This additional level of resonance moves beyond a perfunctory acknowledgement of the merit of the music to a desire to be moved by the music to action, even if the action is only to listen to the music again. This response is due as much to the audio characteristics of the music as it is to the listener's non-audio relationship to the music. For example, at the Poison Pie Publishing House, we are inordinately fond of the music of the British non-idiomatic improvisational guitarist, Derek Bailey, but our appreciation is driven equally by the esthetic appeal of the physical sounds generated by the combination of human being and musical instrument as by the cultural attitudes espoused by Bailey and represented by his music. His musical life as a tireless expression of self-education is captured in his statement, "My whole life story is really a strenuous attempt to push back this colossal ignorance I've always carried around with me,"2 as is his humility and irreverent humor. To unrepentantly insist that the world can accommodate this music though it generates neither great acclaim nor excessive wealth is a message that also resonates with us. The world is what we make of it and a role model that extols the ability to move beyond the propaganda of a dominant monoculture, in which worth rests solely on the quantity of listeners and breadth of popular acclaim, is a prize beyond value.

Of course, Derek Bailey is only one example we call to mind to make our point. There are countless practitioners residing in the cultural margins who fight against the narrowing of human experience by their persistence to engage in acts that they alone may deem worthwhile. These thoughts expressed in the four paragraphs above emerged as we listened to Jean-Jacques Birgé's pique-nique au labo. It is a collection of twenty-two tracks of improvisation featuring Birgé collaborating in various duos and trios with twenty-eight other improvisers. The material was recorded over the course of the past decade. We hear fragments measured in a few minutes of presumably larger bodies of improvisation. Each piece is distinguished not only by personnel but by the instrumentation and the individual approach toward improvisation that each member of the ensemble brought to the meeting.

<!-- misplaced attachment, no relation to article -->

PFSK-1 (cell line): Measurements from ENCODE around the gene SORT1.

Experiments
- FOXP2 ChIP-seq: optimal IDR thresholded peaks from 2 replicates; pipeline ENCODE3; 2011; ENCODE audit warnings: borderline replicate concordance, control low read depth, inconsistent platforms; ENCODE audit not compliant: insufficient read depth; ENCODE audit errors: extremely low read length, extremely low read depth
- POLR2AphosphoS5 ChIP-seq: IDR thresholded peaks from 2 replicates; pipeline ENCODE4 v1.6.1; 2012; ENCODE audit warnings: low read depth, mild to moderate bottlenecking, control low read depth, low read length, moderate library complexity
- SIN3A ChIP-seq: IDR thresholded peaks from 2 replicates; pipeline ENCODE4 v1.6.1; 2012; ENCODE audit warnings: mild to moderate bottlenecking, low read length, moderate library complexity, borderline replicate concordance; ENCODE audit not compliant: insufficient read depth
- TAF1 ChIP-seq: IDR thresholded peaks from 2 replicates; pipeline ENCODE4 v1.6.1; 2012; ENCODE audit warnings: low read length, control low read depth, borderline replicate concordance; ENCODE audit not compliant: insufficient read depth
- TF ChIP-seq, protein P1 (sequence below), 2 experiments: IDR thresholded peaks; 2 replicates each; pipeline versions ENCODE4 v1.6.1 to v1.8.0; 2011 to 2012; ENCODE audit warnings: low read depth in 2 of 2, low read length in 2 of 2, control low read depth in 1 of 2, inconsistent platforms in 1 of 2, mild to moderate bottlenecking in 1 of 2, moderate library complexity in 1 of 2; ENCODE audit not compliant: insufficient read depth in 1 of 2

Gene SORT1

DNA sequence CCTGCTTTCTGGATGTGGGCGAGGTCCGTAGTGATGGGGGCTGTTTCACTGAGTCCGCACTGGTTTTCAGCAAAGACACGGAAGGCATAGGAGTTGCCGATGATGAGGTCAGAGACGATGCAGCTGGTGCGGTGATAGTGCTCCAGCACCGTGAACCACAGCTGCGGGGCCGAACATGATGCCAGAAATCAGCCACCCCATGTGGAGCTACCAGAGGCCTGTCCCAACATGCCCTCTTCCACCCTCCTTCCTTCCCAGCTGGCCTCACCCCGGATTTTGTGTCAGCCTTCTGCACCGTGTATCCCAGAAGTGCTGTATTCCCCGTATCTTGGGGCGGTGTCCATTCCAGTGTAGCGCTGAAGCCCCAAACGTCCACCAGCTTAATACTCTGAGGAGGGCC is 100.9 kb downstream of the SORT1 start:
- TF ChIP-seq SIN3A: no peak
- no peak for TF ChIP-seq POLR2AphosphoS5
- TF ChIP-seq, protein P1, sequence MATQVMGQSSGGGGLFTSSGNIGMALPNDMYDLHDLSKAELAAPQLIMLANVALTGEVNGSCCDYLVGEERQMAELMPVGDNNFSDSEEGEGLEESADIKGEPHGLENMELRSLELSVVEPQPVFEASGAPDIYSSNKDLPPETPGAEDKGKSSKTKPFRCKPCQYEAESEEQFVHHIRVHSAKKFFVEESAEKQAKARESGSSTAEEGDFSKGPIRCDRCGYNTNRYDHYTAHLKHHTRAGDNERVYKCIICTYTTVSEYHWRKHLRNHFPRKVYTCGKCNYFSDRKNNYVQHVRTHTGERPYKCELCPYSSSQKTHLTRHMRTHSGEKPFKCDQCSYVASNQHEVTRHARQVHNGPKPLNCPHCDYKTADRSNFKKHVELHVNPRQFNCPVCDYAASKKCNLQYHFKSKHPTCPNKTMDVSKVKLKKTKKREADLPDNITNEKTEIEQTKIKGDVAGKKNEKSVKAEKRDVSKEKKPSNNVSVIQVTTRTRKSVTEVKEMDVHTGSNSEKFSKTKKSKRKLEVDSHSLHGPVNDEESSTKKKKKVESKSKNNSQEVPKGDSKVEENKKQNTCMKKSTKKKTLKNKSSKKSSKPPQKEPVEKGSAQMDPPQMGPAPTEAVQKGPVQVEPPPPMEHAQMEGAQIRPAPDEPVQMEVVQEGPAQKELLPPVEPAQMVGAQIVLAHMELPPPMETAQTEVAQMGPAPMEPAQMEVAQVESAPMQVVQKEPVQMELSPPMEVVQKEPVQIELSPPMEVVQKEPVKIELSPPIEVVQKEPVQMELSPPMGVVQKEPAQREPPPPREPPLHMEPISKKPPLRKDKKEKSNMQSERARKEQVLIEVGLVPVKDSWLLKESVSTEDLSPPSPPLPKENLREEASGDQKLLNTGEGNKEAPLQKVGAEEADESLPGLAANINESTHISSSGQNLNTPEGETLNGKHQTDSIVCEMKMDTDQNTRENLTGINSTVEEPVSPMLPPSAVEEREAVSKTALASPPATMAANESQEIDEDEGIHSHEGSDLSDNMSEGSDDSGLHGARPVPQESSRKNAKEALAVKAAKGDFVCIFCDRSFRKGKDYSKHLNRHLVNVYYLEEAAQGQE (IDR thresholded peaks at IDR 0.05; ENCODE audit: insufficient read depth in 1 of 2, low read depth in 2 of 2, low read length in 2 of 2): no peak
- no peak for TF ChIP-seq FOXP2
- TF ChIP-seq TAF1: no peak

As the liner notes explain, "It is about playing to meet and not the opposite as is usual", i.e. meeting to play.

After preliminary listening to the music, I sensed that writing this review would aid me in finding how this music spoke to me. I had to get beyond a collage of disparate pieces, recorded over the course of a decade then assembled in a compilation, to hear the continuous theme. This is, in one layman's opinion, just another amazing example of the "embodied cognition" of creative music. It served as a powerful introduction to the work of Jean-Jacques Birgé and his conspirators.


  1.  Vijay Iyer, Microstructures of Feel, Macrostructures of Sound: Embodied Cognition in West African and African-American Musics, Ph.D. Dissertation, University of California, Berkeley, 1998.
  2.  Ben Watson, Derek Bailey and the Story of Free Improvisation, Verso, London, 2004, p. 55.